The Equality Act 2010 states that every business and organisation has a legal duty to ensure that their services and information are accessible to all, regardless of whether people pay for them or they are provided free of charge. But making websites accessible takes time and therefore often incurs a higher cost, and many businesses and organisations are not willing to pay the extra. So who should pay the price for accessibility and are there ever any exceptions?
The Importance of Accessibility
Architects and building engineers are aware of the implications of the Equality Act in their everyday professional lives and they strive to remove the physical barriers that hinder access to buildings and facilities. But it’s more difficult to see those barriers online.
For people with disabilities, it’s difficult to emphasise the impact the internet has made on their lives. People with a visual impairment who previously had to rely on a kind friend or the arrival of Braille printouts or expensive audio tapes to read the newspapers can now use a screen reader and have access to the news as soon as it’s published.
People with motor disabilities can use assistive technologies that adapt the computer interface to their disabilities, whether via eye-tracking software or a simple stick in the mouth so they can control their computer with keyboard commands. And those who are deaf can watch online videos and audio by the use of transcriptions or captions.
However, when websites are designed without accessibility in mind, they have the potential to create barriers that exclude disabled people from using them – which takes away a disabled person’s independence, leaves them despondent and dependent on others, and contravenes their basic human rights.
And it’s not a simple matter of conforming to the law either; it’s also about your reputation as an organisation. By ensuring your website is accessible, you are showing the world that you care, and reaching a significantly wider audience in the process – there are approximately 11.9 million people in the UK who suffer from some form of disability, many of whom need special technology to use the internet, and they have a combined spending power of £80 billion. Can you really afford to exclude such a large section of the population?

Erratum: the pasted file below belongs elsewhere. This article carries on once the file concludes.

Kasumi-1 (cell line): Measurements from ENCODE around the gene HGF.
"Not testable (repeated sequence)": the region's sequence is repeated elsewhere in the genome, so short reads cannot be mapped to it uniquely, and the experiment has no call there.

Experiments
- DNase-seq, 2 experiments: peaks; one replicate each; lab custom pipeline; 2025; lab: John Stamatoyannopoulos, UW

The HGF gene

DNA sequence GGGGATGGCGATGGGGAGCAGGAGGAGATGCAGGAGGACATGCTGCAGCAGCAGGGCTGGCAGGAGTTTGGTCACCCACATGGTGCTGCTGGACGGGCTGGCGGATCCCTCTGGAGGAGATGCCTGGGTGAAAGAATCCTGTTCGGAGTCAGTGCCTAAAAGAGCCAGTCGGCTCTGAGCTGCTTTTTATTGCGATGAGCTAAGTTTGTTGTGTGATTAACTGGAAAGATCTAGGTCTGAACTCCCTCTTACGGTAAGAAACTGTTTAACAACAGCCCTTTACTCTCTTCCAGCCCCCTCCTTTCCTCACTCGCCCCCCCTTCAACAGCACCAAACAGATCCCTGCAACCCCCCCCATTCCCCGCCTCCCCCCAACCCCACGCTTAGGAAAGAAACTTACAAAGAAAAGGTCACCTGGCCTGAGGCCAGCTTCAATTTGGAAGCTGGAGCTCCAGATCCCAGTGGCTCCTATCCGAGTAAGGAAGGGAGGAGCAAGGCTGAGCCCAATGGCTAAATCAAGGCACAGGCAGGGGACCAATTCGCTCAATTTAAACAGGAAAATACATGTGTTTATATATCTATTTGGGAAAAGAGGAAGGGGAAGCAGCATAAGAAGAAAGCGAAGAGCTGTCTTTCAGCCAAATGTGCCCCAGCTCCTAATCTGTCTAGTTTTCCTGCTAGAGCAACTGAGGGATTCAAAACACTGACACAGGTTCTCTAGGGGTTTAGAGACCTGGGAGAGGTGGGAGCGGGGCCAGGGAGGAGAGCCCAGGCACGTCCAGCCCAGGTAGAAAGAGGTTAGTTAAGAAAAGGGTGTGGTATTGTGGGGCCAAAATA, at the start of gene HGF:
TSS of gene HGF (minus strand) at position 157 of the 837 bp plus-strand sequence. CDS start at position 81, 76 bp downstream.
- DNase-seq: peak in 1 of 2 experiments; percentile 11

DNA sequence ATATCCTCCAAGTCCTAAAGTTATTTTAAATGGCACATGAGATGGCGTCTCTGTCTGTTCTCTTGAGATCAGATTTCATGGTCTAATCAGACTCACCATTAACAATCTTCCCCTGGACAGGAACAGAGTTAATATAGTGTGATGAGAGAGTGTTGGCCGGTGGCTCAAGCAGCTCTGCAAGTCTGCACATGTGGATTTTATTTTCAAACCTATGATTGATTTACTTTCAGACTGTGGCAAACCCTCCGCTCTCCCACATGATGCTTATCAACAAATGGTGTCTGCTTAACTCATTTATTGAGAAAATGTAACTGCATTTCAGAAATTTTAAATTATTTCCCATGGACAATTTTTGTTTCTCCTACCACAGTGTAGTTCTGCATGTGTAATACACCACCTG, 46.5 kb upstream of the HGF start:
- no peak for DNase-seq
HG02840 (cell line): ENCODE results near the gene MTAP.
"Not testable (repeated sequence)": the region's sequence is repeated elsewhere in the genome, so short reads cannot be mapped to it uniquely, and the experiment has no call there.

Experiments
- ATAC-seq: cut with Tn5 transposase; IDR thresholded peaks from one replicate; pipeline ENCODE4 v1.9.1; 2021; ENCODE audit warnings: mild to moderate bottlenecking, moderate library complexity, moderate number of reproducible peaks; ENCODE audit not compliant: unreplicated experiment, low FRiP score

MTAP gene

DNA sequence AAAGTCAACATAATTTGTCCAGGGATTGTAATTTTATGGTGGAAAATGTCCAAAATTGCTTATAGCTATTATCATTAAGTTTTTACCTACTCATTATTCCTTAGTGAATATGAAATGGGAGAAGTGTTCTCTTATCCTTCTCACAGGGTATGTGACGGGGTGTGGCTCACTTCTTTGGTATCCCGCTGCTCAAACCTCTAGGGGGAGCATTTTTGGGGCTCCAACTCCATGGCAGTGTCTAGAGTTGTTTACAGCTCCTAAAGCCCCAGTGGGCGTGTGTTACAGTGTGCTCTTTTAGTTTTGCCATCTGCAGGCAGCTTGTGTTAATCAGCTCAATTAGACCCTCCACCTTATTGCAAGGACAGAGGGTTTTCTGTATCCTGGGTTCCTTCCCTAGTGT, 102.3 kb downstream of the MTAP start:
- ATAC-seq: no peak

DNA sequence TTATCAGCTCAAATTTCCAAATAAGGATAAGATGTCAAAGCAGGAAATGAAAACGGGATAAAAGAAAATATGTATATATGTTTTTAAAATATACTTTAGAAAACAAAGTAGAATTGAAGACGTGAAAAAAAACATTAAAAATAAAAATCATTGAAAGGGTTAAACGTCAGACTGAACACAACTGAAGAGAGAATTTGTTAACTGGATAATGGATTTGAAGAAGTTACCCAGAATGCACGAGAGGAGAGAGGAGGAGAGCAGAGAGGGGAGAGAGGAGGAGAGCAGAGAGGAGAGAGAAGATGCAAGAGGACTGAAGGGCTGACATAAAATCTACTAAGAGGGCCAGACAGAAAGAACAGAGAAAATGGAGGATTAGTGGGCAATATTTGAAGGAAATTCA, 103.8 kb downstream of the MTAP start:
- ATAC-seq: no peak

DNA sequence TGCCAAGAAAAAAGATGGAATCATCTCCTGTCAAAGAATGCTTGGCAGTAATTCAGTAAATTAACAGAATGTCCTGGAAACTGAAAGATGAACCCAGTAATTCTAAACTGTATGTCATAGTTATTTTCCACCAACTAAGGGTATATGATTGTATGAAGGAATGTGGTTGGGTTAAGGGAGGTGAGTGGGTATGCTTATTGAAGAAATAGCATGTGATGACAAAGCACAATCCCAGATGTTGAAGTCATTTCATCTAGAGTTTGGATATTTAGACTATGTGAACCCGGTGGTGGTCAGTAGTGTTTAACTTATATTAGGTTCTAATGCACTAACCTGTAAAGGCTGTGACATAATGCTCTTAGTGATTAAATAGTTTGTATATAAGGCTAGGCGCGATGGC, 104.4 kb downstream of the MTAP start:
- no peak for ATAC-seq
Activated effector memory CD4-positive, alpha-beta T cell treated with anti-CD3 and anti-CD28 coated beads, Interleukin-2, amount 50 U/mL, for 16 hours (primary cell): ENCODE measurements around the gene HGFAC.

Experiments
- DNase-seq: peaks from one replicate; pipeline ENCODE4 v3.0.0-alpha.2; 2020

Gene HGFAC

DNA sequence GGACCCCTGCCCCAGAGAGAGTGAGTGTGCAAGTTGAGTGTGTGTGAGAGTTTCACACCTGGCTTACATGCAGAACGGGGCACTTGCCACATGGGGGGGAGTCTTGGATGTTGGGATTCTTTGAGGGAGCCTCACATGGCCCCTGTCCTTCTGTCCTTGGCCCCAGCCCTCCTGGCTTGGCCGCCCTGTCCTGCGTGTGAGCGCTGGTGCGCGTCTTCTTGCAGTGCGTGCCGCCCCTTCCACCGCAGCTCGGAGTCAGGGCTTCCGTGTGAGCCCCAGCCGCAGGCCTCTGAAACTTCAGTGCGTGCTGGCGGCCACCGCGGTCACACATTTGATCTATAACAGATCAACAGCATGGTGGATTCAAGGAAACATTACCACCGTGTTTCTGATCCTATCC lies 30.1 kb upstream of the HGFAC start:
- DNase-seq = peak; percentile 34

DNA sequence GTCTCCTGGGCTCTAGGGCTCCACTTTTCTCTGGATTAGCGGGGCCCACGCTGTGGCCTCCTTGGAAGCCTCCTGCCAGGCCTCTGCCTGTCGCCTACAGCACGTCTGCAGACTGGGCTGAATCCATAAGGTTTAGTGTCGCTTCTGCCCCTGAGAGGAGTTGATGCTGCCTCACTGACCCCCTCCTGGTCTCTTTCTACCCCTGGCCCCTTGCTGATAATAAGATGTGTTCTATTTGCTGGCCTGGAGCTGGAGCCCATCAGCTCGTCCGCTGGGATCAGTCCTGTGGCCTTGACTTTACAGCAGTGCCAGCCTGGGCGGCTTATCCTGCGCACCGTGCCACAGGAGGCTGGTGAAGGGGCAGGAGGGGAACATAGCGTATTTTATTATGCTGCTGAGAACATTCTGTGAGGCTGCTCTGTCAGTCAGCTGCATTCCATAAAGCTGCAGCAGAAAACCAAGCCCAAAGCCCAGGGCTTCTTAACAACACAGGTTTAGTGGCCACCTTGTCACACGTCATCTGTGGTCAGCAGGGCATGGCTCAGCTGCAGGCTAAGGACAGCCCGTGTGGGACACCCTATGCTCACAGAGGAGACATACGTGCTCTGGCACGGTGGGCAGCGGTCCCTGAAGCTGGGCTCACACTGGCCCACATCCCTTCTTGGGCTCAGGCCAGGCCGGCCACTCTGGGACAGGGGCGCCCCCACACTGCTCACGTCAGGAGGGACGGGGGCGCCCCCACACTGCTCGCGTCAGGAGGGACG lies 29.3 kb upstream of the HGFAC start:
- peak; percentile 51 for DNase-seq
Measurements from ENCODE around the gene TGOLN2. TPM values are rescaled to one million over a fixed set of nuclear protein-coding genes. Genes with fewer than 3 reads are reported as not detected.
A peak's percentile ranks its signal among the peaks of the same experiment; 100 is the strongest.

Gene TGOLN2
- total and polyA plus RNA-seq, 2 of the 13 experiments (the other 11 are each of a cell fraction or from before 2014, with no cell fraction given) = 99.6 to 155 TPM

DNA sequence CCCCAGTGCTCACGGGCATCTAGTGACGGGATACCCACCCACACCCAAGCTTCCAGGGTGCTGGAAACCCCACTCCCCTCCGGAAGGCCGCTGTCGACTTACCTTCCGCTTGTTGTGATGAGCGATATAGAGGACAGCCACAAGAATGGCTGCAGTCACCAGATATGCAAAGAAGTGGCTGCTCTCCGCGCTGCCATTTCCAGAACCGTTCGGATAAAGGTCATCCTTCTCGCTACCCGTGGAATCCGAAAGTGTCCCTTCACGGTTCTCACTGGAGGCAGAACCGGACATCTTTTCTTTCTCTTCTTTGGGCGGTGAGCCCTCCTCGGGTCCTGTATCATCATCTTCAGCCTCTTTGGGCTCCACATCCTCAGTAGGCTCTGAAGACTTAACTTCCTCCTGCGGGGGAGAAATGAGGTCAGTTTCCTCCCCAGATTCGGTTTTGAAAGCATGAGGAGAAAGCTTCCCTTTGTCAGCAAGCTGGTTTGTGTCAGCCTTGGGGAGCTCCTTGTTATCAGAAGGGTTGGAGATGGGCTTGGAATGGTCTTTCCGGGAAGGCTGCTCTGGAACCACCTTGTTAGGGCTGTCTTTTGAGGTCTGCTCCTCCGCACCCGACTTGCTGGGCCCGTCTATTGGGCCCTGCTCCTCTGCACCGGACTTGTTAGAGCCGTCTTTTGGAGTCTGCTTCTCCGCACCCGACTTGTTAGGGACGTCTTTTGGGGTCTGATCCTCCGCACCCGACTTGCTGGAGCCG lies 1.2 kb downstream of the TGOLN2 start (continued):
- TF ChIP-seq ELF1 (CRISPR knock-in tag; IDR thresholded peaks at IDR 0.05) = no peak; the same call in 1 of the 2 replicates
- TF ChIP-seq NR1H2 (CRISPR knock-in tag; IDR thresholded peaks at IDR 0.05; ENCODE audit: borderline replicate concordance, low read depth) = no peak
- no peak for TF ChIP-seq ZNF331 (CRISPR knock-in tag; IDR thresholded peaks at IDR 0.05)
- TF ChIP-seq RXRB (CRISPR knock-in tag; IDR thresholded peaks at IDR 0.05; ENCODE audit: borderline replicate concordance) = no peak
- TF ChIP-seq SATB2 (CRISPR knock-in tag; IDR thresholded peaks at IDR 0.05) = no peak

Making Websites Accessible
Four main types of disability need to be considered when making websites accessible:
- Visual: This covers blindness, colour-blindness and low vision. The necessary adaptions are alternative text to enable screen reader software to read the text, making the text available in different sizes for those with low vision, and using sufficient contrast between the foreground and background colours so those who suffer from colour-blindness can read the text.
- Hearing: With the use of video and audio on the rise, it’s essential to provide transcriptions and captions for all content so those who are deaf or hard of hearing can access the information and follow the action.
- Motor: This includes people who cannot move a mouse, have a slow response time or suffer limited movement. Websites need to be easy to navigate without using a mouse for those who need to rely on the keyboard or some form of assistive device.
- Cognitive: This covers those who have learning difficulties such as dyslexia, the inability to focus on one thing for long periods, or are easily distracted. For this group, text needs to be laid out logically, be well presented and have graphical icons to aid navigation.
There are no absolute guidelines to how designers and developers should make websites accessible, but the W3C is acknowledged as the industry standards setting body and they are responsible for the Web Accessibility Initiative (WAI), which sets out three priority levels that websites should aspire to.
The Cost of Accessibility
One of the biggest debates surrounding web accessibility issues is the cost of accessibility and who should foot the bill – the client or the web design agency?